‘There’s an awful lot of talk about platform in the media business these days,’ admits Adrian Zackheim, the founder of Portfolio, Penguin’s prestigious business book list. ‘It’s an obvious strategy for publishers to seek out people with pre-existing platforms and attempt to extend them, [but] one of the attractions of this work, for me at least, is that there is this calculation that one has to make about where is that platform? How significant, how important is the platform, and how good is this person as a communicator? Then how significant are the ideas that are being developed here? You have to triangulate those three considerations in order to determine the prospects for an author.’
This is a fascinating insight into how one of the world’s most famous publishers of business books makes his acquisition decisions, and where he sees the industry heading.
Penguin Portfolio: http://www.penguin.com/publishers/portfolio/
Alison Jones: Hello, and welcome to the Extraordinary Business Book Club. I’m delighted to be here today with Adrian Zackheim. Hello, Adrian.
Adrian Zackheim: Hello.
Alison Jones: Good to have you here. I’m just going to introduce you briefly to everybody. Adrian is the founder, president and publisher of Portfolio within Penguin Random House in New York, where he’s been editor to an incredible list of business authors, including of course Seth Godin, who recommended him as a guest on this show. He’s also previously worked at Harper Collins, William Morrow, Doubleday and St. Martin’s Press, cousin of Macmillan, where I used to work, so a nice little family connection there. He’s also the author of The Dummies Guide to Getting Your Book Published. Welcome to the show, Adrian, it’s great to have you here.
Adrian Zackheim: Good to be here.
Alison Jones: Firstly, of course we all want to know – what’s it like to publish Seth Godin?
Adrian Zackheim: I’ve worked with Seth now on a number of books, not starting with his first, but for the last I guess 12 years or so, and I have to say he’s one of the most exciting authors I’ve worked with. He’s one of the most active minds I’ve encountered. He’s original and he is a spectacular collaborator.
Alison Jones: He’s also an ex-publisher, isn’t he? I imagine he’s very savvy.
Adrian Zackheim: Yeah, that is also an advantage because the details of publishing are well known to him, so he brings a lot of experience to the table and knows the ins and outs of our business as well as anyone.
Alison Jones: It is one of the great joys of being an editor, isn’t it, is just working with some of the best brains on the planet.
Adrian Zackheim: It’s definitely an occupational benefit. I can’t say that I have a complaint about that.
Alison Jones: Now Adrian, you founded Portfolio for Penguin.
Adrian Zackheim: I did.
Alison Jones: Back in 2001 now; I didn’t realise it was quite so old. What was your vision for that? How did that come about?
Adrian Zackheim: I’d been in publishing for a pretty long time, I guess, up to that point. I’d been running the Harper Business Line at Harper for the prior seven years, and I fancied the opportunity to start something from scratch and to set up an operation that, if you will, solved all the problems that I had inherited in other prior jobs. I suppose I created a few new problems, but at least I solved all of those problems.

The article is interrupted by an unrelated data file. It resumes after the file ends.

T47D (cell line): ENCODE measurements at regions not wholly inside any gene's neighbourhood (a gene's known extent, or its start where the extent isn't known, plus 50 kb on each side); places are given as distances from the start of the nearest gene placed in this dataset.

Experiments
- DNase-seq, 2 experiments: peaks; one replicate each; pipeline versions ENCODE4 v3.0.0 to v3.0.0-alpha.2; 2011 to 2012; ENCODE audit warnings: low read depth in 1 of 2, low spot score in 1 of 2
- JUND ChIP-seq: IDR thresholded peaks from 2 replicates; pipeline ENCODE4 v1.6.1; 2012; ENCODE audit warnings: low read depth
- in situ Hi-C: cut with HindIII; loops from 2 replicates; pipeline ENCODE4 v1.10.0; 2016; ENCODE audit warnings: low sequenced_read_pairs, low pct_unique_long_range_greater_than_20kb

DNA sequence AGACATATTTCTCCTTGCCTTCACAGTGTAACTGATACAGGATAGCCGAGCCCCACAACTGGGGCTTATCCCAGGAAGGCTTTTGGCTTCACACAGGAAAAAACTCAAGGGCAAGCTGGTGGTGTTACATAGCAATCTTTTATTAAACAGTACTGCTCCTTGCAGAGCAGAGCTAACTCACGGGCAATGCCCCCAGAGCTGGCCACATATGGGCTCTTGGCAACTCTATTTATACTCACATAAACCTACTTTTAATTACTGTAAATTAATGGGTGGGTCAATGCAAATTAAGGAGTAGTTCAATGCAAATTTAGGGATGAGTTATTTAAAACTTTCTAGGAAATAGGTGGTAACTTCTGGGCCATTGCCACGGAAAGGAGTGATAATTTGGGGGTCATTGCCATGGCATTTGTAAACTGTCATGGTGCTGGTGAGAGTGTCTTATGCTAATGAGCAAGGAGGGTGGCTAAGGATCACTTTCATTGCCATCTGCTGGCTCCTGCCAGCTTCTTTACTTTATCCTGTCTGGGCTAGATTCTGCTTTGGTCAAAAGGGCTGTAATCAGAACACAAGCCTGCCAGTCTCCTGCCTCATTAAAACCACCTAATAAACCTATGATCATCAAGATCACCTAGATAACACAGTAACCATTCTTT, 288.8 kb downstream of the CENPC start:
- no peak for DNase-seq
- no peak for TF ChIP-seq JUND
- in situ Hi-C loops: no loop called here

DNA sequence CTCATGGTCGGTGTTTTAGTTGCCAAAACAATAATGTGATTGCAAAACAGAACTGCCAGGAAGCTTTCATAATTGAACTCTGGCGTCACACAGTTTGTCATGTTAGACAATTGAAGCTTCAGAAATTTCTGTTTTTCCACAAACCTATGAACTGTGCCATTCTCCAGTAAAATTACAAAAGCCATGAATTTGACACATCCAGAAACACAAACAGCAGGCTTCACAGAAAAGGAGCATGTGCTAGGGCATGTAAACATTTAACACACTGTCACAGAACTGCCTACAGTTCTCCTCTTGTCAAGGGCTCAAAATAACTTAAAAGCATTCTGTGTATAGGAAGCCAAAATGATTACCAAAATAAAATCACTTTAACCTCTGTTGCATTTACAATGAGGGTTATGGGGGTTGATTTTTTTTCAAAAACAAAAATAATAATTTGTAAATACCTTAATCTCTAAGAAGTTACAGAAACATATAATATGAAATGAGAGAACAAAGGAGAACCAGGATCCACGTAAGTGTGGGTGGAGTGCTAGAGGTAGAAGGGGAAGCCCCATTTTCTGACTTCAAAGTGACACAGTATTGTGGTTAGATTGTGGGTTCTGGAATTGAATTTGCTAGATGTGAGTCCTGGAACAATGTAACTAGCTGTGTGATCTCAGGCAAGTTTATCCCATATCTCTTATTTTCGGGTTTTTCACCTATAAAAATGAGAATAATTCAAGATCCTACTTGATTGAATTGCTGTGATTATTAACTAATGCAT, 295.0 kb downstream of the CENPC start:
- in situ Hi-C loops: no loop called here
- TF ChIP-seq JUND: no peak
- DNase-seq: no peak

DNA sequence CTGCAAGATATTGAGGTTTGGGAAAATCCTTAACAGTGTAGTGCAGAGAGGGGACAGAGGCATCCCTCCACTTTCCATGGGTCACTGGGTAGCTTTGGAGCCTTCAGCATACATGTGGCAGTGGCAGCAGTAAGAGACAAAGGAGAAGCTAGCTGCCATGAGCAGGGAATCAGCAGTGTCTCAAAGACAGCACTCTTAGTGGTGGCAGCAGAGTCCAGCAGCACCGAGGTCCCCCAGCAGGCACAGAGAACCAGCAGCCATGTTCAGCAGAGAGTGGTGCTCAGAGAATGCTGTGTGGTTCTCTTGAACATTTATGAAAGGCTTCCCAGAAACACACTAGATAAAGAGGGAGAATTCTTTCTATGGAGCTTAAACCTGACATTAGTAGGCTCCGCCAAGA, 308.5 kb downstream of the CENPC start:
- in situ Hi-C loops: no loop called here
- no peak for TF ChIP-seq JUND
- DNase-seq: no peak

Alison Jones: Tell me a little bit about those problems. What kind of things were you kicking back against?
Adrian Zackheim: I wanted to have a programme that was completely… where the marketing of the books was baked into the operation, where the people who were talking about the books to the public were completely involved in every part of the operation. I had found in prior jobs that there was a siloing effect between the marketing side and the editorial side, and my plan was to keep the two parts as connected as possible, and also to have the staffing on the marketing side be as robust as the editorial staff, and that has been something we’ve been able to do.
Alison Jones: That is fascinating, because I’ve been in publishing 25 years, and I know there’s an almost sort of endemic distrust between marketing and editorial in many companies. Do you think it’s particularly business books that need that, or actually does the whole of publishing need to get editorial and marketing in the same room, on the same page?
Adrian Zackheim: I’m a little reluctant to hand out advice to all of publishing…
Alison Jones: Oh, go on.
Adrian Zackheim: …but it had been my experience certainly that for nonfiction and particularly for business books … well, first of all, the market so-called for business books is very large and complex. There’s a whole ecosystem of business information, which is a little bit distinctive from many of the subcategories in the bookstore. There are magazine, newspapers, radio stations, and even TV networks that are dedicated to covering business information, so having a deep and experienced large marketing team that can connect with that complicated ecosystem struck me as a must. It wasn’t just a dialogue between us and book reviewers. In fact, it was not that at all. Reviews alone are not at all sufficient for any kind of publishing, but certainly not for business publishing.
Alison Jones: Yeah, I totally agree. I think that multi-platform thing, it has been true for a long time for business books. I think it’s increasingly true for other kinds of books as well.
Adrian Zackheim: It is.
Alison Jones: Go on.
Adrian Zackheim: No, what’s the next question?
Alison Jones: I’m just interested in the mechanics of that. Your marketing and your editorial team, do they consider themselves marketing and editorial, or do they have a separate structure?
Adrian Zackheim: In the beginning we just did everything together because we were very, very small. The founding of the imprint, it was just me and an assistant, but very quickly we added some marketing staff, and for the first five or six years the imprint was active all of the decisions were made by the group. I presided, but we had everybody participating, and even now we bring the group together a lot and have the entire team participate in many of the larger decisions. In all of our long term strategy work, we involve absolutely everybody, so that people are … well, they do have a stake in it and they know they do.